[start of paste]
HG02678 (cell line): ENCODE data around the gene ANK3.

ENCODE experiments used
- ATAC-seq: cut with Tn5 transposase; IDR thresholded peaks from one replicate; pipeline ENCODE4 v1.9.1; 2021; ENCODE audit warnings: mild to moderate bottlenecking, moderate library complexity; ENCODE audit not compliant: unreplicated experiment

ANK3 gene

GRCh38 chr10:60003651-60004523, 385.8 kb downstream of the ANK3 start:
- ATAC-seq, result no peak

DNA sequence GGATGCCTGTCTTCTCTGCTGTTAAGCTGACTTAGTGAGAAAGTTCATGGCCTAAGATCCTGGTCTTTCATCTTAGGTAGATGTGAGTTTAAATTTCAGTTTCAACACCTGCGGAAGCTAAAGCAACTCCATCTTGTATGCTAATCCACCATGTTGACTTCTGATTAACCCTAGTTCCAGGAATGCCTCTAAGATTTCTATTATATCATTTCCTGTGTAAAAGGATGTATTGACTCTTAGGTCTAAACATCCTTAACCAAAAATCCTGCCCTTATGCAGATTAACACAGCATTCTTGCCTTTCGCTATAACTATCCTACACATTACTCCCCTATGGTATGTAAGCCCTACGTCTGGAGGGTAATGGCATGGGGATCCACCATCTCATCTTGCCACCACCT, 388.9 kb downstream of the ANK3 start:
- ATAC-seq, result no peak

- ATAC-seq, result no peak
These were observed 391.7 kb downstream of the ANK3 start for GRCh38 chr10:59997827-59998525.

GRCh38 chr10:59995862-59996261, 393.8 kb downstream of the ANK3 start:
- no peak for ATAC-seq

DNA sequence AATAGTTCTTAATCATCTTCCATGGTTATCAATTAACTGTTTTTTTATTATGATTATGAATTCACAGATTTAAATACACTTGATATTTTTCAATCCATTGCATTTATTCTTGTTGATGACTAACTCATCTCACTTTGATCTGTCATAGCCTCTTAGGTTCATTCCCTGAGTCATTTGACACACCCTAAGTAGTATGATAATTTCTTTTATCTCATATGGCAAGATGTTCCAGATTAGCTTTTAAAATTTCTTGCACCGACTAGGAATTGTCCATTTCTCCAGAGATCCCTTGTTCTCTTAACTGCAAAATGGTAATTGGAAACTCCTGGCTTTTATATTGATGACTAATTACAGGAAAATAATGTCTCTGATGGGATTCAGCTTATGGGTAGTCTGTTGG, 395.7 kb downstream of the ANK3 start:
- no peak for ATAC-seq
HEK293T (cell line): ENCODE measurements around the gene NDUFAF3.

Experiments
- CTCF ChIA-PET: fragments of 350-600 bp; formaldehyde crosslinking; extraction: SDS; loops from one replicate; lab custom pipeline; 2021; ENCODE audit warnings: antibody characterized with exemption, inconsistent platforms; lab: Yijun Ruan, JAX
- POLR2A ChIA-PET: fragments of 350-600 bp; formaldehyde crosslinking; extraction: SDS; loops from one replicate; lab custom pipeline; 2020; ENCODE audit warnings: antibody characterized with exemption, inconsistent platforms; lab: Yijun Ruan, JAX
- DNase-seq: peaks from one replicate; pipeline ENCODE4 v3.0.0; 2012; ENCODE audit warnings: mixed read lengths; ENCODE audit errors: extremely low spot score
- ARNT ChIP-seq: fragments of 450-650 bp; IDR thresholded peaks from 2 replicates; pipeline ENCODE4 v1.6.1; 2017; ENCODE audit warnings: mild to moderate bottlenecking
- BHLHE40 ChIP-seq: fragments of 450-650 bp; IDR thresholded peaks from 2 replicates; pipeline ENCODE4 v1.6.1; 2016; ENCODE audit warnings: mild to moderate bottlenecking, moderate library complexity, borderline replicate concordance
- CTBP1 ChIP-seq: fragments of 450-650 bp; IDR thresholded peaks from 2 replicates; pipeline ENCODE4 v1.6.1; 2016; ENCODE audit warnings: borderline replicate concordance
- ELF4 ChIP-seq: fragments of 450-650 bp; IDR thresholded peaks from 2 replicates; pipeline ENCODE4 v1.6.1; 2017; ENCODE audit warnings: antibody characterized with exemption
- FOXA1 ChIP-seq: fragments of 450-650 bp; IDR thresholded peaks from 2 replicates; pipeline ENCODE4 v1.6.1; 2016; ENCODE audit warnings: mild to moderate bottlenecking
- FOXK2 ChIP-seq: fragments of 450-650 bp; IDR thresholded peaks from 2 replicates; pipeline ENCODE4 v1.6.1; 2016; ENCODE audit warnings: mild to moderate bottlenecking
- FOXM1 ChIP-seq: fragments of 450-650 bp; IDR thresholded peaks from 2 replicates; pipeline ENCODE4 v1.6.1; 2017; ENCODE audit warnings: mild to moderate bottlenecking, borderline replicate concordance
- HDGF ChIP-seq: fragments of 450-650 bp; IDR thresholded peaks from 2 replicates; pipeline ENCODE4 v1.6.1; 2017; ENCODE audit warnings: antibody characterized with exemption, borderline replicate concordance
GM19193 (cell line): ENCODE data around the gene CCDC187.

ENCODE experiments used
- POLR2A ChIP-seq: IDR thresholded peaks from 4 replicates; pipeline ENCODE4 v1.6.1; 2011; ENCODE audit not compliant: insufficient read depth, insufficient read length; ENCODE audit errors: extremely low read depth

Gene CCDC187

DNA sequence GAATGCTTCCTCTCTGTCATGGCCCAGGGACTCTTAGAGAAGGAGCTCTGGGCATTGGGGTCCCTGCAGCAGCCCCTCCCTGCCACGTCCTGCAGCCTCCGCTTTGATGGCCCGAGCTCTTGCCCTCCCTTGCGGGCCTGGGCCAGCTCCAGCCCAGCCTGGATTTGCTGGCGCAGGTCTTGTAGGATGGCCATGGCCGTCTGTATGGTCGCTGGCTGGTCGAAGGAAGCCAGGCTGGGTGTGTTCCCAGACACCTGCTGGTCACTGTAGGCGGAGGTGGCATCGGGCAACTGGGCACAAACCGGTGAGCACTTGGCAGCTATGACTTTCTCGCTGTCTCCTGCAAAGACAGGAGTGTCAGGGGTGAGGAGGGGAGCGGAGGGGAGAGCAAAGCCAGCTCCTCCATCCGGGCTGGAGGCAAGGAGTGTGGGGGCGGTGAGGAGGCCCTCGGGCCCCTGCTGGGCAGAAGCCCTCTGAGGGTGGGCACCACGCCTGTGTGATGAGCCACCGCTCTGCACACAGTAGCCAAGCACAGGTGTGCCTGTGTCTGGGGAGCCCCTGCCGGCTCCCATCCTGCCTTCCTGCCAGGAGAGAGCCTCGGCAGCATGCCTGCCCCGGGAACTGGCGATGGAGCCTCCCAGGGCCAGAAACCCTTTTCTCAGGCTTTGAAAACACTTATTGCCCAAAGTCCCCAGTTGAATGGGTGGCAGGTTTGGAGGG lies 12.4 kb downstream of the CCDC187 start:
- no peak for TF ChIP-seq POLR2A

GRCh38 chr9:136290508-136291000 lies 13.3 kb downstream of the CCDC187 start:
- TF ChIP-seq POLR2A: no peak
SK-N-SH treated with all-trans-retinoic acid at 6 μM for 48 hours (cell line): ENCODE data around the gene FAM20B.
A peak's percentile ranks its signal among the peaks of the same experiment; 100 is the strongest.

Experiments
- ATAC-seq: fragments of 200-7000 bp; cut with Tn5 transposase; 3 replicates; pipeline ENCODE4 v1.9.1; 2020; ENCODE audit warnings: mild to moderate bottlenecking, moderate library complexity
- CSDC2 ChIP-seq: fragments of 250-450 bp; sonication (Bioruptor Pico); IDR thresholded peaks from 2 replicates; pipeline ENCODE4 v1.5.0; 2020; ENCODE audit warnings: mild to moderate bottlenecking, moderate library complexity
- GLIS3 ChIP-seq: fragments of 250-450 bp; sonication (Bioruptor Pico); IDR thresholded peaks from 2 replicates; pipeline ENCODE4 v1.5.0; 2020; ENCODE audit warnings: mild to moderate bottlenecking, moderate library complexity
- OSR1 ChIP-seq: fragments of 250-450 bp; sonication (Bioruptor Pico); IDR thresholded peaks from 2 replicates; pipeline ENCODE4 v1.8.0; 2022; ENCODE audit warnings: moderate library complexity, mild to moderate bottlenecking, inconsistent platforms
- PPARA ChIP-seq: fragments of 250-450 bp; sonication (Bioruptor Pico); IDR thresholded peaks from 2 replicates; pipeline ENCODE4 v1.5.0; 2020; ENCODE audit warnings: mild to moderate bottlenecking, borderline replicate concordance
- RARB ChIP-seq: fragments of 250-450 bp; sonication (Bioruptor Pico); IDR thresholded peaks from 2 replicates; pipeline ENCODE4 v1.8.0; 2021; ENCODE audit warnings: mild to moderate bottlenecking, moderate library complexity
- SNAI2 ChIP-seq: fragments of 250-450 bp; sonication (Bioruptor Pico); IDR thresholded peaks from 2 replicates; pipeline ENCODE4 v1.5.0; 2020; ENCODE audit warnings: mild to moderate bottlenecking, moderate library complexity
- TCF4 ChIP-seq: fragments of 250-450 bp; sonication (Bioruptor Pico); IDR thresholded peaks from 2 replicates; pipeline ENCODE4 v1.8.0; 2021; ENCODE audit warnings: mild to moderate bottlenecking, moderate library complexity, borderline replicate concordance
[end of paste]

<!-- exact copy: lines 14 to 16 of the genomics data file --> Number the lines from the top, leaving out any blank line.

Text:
- no peak for ATAC-seq
HEK293T (cell line): ENCODE measurements around the gene NDUFAF3.

Experiments